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Re: Dumping and restoring side-effects
- To: "Greg J. Badros" <gjb at cs dot washington dot edu>
- Subject: Re: Dumping and restoring side-effects
- From: Miroslav Silovic <silovic at zesoi dot fer dot hr>
- Date: 03 Feb 2000 16:08:52 +0100
- Cc: guile at sourceware dot cygnus dot com
- References: <firstname.lastname@example.org>
"Greg J. Badros" <email@example.com> writes:
> My current (rough) plan is to have each SMOB have a freshen method (like
> the mark, print, free methods) and keep a (weak, for GC purposes) list
> of objects that need to be freshened after dumping. I'd only track the
> list when the --dump option is given and only do the freshening when
> started from an unexec'd binary. This would require two big changes to
> 1) Writing the freshen methods for the various SMOBs that have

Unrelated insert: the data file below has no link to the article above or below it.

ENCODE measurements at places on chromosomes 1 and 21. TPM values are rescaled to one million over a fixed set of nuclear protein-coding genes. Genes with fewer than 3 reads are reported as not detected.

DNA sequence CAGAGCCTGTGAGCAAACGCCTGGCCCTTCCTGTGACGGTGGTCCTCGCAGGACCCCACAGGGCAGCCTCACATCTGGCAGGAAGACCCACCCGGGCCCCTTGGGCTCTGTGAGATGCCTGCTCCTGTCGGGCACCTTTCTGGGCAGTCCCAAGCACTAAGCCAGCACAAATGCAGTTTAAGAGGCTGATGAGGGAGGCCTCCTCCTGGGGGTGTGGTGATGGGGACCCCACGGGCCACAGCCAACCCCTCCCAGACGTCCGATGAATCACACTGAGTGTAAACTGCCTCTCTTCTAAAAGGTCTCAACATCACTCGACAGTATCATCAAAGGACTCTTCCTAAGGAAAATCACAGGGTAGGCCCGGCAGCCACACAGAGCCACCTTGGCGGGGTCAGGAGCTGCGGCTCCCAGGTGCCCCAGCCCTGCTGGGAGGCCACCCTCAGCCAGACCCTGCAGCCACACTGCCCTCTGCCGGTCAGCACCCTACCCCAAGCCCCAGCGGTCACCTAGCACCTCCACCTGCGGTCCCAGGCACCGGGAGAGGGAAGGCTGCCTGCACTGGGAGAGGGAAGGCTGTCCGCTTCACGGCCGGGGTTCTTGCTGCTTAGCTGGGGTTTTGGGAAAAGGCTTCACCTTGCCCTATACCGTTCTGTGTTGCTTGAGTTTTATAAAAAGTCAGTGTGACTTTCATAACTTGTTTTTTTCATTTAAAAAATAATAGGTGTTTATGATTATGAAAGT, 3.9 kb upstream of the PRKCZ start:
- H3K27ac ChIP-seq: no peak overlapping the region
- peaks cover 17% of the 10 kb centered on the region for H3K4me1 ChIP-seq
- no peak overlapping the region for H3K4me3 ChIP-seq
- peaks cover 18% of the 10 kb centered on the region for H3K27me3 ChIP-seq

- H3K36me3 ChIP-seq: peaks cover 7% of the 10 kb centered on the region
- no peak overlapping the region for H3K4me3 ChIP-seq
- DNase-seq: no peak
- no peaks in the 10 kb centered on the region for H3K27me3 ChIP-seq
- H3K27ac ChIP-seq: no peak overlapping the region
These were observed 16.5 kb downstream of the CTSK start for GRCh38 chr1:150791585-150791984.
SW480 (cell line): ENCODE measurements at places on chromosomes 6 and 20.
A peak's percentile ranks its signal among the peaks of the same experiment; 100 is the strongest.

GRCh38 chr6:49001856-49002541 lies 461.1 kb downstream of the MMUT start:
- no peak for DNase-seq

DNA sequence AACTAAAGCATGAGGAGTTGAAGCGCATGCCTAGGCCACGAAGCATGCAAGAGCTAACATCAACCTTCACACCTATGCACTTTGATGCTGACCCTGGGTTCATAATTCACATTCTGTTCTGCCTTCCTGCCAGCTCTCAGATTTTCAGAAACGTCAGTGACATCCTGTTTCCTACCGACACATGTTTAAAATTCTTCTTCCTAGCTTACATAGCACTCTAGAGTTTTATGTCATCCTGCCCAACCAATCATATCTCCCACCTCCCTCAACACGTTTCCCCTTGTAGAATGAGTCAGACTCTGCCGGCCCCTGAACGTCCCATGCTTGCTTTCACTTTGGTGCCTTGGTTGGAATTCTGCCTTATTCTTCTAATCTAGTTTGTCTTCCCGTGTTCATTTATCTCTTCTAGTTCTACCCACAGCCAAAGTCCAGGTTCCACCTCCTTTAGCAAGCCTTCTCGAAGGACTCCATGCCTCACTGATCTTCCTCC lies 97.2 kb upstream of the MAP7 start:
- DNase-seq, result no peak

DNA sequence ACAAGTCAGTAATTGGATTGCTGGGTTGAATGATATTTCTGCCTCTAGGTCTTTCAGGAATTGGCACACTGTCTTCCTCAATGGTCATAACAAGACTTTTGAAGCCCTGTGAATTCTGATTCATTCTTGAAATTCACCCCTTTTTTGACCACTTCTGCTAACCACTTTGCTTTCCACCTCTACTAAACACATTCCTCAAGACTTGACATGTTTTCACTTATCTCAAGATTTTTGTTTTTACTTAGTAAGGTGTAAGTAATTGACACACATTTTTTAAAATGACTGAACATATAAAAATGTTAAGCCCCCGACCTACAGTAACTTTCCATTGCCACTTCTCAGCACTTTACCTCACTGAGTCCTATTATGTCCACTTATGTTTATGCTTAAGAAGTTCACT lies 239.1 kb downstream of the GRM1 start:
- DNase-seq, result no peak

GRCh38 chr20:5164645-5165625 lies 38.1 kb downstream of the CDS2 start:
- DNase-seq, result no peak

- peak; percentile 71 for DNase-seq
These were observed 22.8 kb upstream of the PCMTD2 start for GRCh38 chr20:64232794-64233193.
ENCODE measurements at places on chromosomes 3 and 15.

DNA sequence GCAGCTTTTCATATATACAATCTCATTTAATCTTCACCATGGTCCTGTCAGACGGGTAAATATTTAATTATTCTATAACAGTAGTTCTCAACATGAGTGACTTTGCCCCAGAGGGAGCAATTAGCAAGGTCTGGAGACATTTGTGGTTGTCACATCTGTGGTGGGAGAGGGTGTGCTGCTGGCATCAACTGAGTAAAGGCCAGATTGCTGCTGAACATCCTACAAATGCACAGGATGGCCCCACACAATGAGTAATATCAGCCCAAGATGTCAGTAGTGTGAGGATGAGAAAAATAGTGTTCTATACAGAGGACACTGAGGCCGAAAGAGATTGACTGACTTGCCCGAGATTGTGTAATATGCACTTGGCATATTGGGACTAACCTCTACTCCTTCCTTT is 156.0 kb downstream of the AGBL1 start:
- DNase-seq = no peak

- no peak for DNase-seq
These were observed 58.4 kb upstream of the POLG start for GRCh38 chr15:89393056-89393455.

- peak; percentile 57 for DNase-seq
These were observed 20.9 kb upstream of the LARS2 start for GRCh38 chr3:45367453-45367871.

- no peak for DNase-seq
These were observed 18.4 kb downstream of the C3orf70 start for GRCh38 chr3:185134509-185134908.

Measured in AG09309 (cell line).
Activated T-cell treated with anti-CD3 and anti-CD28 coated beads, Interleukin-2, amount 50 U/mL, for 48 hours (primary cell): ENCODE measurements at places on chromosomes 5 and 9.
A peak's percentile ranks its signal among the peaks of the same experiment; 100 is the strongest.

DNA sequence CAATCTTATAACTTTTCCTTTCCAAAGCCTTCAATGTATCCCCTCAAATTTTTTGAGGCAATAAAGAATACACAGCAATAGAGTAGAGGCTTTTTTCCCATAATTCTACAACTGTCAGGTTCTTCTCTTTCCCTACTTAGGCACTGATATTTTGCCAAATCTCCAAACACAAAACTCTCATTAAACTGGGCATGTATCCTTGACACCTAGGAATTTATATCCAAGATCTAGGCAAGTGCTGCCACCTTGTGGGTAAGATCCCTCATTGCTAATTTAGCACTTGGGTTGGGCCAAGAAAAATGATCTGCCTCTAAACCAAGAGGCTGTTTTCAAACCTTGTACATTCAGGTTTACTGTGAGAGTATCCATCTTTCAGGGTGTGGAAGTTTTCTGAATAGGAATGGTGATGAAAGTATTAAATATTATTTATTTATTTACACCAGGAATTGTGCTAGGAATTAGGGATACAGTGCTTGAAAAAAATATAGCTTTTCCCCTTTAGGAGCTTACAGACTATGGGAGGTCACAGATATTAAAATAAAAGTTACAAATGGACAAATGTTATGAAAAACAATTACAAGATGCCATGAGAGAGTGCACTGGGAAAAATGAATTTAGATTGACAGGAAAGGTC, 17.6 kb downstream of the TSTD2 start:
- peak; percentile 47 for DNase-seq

> side-effects that cannot be maintained by an image of the heap.
> 2) Adding code to SMOB constructors to insert objects that'll need
> freshening into the weak list.
The alternative here is to use GOOPS - especially if it is going to
become part of Guile. In that case, you'd just specialise freshen
generic to a specific smob (which, if I understand GOOPS/C interface,
already has GOOPS class attached).
Note that the difference is not purely aesthetic: GOOPS would allow
you to write refresh functions in Guile, not just C.
> 3) Running the freshen routines (in-order) after a restart of an
> unexec'd binary.
in-order is the catch - one of my projects (not guile related) had a
big problem getting itself initialised in proper order after dumping
large data graph and reading it back. In your case, order of
allocation sounds fitting for all the purposes I can think of, but
there -could- be a way to break it.
How to eff the ineffable?